Counter-spies on the LAN
For networked, enterprise-wide spyware and adware protection, both Computer Associates and Tenebril are strong contenders
This feature worked well, as long as the user logged in to the server running PestPatrol Corporate’s console had administrative rights on the client PC. Otherwise, the client install would fail. To work around this -- for Windows 95 and 98 PCs or to deploy the client through an existing software distribution system -- a command line installation option is available that can be easily run using log-in scripts.
All client-related functions -- enabling real-time protection, updating the client engine, and setting up what to do when a threat is detected -- are easily accessed from the console. Administrators can choose to log, delete, or quarantine any detected pests during an interactive or scheduled scan. They can also specify what they want to scan, be it memory, cookies, the Registry, common malware locations, hard drives, or a specific path.
An exclusion file is also available to give admins the ability to ignore specific items, such as remote administration utilities or authorized security programs, during a scan. For example, I added UltraVNC, a remote access tool, to my exclusion list to eliminate it from detection. But you cannot add new applications to PestPatrol’s database as you can with SpyCatcher. Thus, PestPatrol won’t help you spot suspicious files or non-line-of-business programs.
PestPatrol Corporate did an excellent job of detecting pests on my test clients. On one system, PestPatrol detected 25 spyware programs; SpyCatcher detected only 14. Anti-spyware programs often vary in the number of cookies they identify as spyware, so I told both programs to ignore cookies for the purpose of my test.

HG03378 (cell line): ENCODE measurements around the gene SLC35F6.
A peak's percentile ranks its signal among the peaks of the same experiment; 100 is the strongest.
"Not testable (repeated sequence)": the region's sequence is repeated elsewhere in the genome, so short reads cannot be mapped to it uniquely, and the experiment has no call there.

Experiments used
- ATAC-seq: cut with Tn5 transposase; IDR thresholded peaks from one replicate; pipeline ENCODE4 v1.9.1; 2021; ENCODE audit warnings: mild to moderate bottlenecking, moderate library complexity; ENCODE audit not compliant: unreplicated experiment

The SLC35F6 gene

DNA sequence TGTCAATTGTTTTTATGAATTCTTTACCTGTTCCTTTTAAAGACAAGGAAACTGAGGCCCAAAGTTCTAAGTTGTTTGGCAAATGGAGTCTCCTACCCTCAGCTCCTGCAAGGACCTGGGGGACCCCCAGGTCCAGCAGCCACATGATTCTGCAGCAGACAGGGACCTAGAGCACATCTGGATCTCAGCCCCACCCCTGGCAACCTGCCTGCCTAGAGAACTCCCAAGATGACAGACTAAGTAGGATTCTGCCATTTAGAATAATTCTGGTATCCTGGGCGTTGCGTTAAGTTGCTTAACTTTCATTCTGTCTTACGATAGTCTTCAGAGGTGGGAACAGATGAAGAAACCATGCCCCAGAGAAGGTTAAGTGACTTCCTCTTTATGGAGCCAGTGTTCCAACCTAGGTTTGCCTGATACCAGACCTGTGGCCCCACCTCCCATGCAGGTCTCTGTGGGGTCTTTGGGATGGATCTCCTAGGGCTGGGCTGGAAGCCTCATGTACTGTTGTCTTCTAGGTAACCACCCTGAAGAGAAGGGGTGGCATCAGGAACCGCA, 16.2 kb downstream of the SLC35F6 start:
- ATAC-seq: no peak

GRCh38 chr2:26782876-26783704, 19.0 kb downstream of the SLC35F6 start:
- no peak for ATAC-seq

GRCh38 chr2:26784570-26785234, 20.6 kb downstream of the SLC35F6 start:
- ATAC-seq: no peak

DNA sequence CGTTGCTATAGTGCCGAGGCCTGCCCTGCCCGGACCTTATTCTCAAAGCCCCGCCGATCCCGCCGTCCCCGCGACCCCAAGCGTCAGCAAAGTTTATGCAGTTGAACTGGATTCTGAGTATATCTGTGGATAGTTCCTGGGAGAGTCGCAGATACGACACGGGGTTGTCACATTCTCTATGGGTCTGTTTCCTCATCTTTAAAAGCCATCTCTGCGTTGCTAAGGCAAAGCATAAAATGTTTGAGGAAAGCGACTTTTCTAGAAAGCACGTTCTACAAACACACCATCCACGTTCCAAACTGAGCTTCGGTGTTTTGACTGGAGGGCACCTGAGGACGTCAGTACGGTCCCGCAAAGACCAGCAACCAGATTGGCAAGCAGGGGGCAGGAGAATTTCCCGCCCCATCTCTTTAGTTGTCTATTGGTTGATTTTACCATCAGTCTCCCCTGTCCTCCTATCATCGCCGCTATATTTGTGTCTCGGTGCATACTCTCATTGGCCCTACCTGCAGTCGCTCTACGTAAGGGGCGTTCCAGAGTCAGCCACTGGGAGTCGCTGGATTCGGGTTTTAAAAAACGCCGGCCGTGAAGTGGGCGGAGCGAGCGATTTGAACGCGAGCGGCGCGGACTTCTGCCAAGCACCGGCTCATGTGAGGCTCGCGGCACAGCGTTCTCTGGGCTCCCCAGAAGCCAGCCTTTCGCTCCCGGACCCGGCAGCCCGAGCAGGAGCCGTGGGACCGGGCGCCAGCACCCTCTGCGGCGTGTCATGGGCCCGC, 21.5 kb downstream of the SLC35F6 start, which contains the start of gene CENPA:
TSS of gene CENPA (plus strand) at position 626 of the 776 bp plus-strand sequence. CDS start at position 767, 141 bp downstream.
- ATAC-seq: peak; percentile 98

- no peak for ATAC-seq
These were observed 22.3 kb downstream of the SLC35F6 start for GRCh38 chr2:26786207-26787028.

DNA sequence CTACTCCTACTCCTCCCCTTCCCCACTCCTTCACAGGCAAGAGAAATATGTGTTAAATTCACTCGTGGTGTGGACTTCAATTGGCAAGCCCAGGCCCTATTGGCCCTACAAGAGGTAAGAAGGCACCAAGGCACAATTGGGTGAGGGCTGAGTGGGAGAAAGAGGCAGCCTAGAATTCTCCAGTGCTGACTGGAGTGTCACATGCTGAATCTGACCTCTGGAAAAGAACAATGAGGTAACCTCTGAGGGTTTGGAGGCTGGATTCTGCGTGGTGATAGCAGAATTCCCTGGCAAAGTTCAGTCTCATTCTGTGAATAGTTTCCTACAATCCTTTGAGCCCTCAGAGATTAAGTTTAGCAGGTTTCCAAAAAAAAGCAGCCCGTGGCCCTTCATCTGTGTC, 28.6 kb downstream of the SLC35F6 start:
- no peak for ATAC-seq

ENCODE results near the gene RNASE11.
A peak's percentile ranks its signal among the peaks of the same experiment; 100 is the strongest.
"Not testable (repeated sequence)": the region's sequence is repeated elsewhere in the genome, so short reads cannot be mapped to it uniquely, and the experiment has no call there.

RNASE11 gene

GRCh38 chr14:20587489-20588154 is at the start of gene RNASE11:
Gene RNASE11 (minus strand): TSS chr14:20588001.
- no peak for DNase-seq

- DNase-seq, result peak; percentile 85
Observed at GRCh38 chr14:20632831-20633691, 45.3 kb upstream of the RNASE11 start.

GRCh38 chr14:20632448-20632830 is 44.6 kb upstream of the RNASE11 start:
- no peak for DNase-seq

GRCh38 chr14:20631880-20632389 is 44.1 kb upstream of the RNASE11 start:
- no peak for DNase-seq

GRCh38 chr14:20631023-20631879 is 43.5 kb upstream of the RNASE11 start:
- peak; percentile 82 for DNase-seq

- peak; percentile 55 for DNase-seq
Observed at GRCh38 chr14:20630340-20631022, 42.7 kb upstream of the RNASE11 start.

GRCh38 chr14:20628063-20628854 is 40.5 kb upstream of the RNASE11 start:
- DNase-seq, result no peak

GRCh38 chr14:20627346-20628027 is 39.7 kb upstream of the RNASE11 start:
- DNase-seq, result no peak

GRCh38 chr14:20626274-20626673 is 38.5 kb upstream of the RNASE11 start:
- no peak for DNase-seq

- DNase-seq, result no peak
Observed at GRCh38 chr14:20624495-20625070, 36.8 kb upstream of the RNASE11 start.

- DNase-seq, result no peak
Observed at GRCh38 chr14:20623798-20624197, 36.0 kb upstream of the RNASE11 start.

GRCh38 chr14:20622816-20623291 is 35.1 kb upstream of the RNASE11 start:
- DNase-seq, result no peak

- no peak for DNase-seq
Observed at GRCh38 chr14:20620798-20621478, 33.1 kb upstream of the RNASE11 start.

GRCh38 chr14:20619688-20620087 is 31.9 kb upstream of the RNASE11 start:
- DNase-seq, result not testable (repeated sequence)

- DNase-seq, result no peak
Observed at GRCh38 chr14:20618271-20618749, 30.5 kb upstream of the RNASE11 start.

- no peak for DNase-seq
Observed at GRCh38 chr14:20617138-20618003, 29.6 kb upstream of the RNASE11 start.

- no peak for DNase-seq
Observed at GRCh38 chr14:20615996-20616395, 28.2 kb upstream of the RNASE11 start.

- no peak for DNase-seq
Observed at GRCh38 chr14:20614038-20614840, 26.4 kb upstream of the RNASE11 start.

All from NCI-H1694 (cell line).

At rest, PestPatrol uses only 7MB of memory, but during a scan operation, its usage grew to about 34MB, and it used nearly 100 percent of CPU time. Unlike SpyCatcher, PestPatrol will not let you set the maximum client CPU usage, meaning clients all but grind to a halt during scanning.
I found it easy to manage detected programs through the PestPatrol console. When I selected a computer from my domain, the list of detected pests was retrieved from the client and displayed in a table. With a simple right-click, I could delete the pest or remove it from quarantine. It would have been nice to be able to add items to my exclusion list from this view, but that feature wasn’t available.
PestPatrol Corporate downloads database updates to the central console machine and then distributes them to each client either manually or on a schedule; SpyCatcher forces each client to download the update separately via the Internet. PestPatrol’s updates can sometimes be large, so having the console perform a single download saves Internet bandwidth.
On the downside, PestPatrol’s reporting lacks a certain robustness, with less extensive facilities than those found in SpyCatcher. The management console does create, however, a text-based report of pests, showing workstation name, date, time, detected program name and category, and the action taken. There is no advanced logging in PestPatrol, such as to a Syslog server, but the software can e-mail a specific administrator when spyware is detected.